I was introduced to sub-second alignment techniques at Rockwell International by Ned Cherry, a guru in the aerospace alignment field. Once, while working with a highly sensitive gyroscope component, I noticed the display reading the hundredths of an arc-second was fluctuating as we walked around, despite the fact that we were working on a 3-foot-thick concrete slab that measured 20 x 25 feet. Ned remarked, “Below 0.1 arc second everything turns to Jello.” To this end, the TCA2003 has been constructed using proprietary materials and engineered using the latest finite element analysis techniques. Every Leica instrument is tested and calibrated for -4ºF to + 122ºF to ensure that accuracy specifications are met.
Waterproof or weather proof? The TCA2003 is built to the same weatherproof standards that Wild has used for many years. A rough translation follows: In a 3-inch-per-hour downpour with a 30-mile-per-hour wind, the equipment is designed to operate for 15 minutes. That is usually 14 minutes and 50 seconds longer than it takes for the crew to get to the truck. This standard has proved adequate over the years. Ironically, many moisture-related equipment failures are not caused by rain, but by putting a wet instrument in a case and then sealing the case.
Body of the TCA2003
The trend toward increased use of FRPs (fiber reinforced plastics) is prevalent in all manufacturing, and Leica has joined this trend. While working on a prototype instrument for Boeing’s Commercial Aircraft Division, I worked with the Mechanical Design group in Heerbrugg. I questioned the lead engineer about the strength and durability of FRPs used in total station side cover plates. He promptly showed me two cover plates, one made of FRP and one made of an aluminum alloy. The FRP plate was covered with white marks, and the alloy plate was marked by large dents. Both plates had been subjected to a mechanic’s hammer with equal vigor and the FRP fared much better than the alloy. In addition to the durability, FRPs are lighter than alloy and can be easily molded into very complex shapes.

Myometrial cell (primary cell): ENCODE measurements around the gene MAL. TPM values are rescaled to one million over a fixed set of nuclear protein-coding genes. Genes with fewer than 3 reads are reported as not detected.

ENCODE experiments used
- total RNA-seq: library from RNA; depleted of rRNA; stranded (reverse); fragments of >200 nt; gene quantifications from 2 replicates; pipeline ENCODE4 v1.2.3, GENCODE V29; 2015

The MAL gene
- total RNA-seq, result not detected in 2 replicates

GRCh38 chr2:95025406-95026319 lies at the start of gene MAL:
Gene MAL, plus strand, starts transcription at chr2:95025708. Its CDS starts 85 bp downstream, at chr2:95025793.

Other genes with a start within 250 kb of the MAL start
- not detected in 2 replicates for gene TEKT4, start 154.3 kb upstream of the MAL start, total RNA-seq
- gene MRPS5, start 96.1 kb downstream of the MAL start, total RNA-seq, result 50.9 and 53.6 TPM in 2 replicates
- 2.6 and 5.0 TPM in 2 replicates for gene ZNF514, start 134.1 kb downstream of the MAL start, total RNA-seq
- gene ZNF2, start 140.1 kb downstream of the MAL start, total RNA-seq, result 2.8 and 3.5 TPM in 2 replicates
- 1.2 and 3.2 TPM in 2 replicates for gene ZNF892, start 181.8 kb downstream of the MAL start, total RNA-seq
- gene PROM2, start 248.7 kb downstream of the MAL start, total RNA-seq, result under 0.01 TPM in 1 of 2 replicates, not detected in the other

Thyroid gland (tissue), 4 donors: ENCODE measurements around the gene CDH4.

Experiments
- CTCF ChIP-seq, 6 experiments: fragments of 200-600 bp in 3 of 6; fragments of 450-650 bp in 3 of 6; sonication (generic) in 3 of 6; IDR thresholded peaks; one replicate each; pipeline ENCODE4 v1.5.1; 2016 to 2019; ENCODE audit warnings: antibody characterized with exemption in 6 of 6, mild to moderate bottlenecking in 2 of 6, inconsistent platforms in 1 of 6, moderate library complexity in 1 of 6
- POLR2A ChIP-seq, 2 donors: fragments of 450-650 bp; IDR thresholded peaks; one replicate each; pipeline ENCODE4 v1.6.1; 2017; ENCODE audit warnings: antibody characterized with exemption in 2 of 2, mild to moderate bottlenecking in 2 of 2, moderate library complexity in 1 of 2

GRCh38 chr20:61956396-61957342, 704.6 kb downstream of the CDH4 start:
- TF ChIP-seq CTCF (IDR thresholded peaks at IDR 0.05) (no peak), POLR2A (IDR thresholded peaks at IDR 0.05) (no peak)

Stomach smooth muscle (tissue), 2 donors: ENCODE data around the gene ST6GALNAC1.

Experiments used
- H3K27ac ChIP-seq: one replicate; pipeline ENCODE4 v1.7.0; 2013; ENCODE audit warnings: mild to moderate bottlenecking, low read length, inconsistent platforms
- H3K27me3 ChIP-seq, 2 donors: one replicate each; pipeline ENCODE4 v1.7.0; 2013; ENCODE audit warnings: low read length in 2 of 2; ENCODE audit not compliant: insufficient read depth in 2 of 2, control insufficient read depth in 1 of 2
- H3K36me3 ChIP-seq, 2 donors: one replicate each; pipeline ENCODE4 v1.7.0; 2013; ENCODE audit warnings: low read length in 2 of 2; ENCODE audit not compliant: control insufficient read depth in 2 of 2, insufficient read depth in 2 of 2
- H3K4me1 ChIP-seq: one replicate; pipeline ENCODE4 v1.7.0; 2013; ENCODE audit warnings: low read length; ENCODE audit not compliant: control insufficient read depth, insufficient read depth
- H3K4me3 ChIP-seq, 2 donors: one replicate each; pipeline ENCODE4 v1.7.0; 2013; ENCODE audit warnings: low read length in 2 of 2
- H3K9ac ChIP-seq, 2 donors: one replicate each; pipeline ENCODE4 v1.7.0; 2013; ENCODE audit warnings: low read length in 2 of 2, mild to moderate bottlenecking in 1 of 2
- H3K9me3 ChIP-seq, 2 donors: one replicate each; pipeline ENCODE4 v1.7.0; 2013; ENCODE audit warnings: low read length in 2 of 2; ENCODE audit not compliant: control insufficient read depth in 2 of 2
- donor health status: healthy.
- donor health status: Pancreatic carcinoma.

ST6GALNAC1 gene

As advanced as FRPs have become, special alloys are still used at the heart of the instrument. The T2 with its steel standards was rugged, but heavy—a T2 weighs more than a 2" total station with on-board data collector. The reason for the weight reduction is the change from steel—chosen for its thermal expansion properties—to a proprietary aluminum alloy. Additionally, aluminum was chosen for its ability to conduct heat evenly and quickly, thereby reducing temperature gradients within the instrument.
How it Works
To measure with the TCA2003, the user sights the instrument by grabbing the standards and turning it near the prism. No tangents are needed. Aiming is performed with the optical sight, and no focusing is needed. When the user presses ALL and waits 2 to 3 seconds, angles and distance are recorded. When the user presses Shift-F4, the instrument automatically plunges and reverses. When the user presses ALL again, angles and distance are recorded.
The entire process is controlled by a system processor that coordinates the operation of the three microprocessors controlling the angle, distance and Automatic Target Recognition (ATR) subsystems. Upon request for a measurement the ATR is activated to search for the center of the prism. If necessary, the system processor commands the motors to center on the prism. The ATR process returns a DHZ and DV angle correction related to the telescope crosshairs. Once the ATR has located the prism, the EDM and angle readings are started. The angle reading is instantaneous. The ATR angle corrections are added to the HZ and V locations of the crosshairs as determined by the HZ and V encoder detectors. The distance is calculated and all values are displayed and recorded if necessary. The total time required is about 2 seconds, depending on the accuracy required.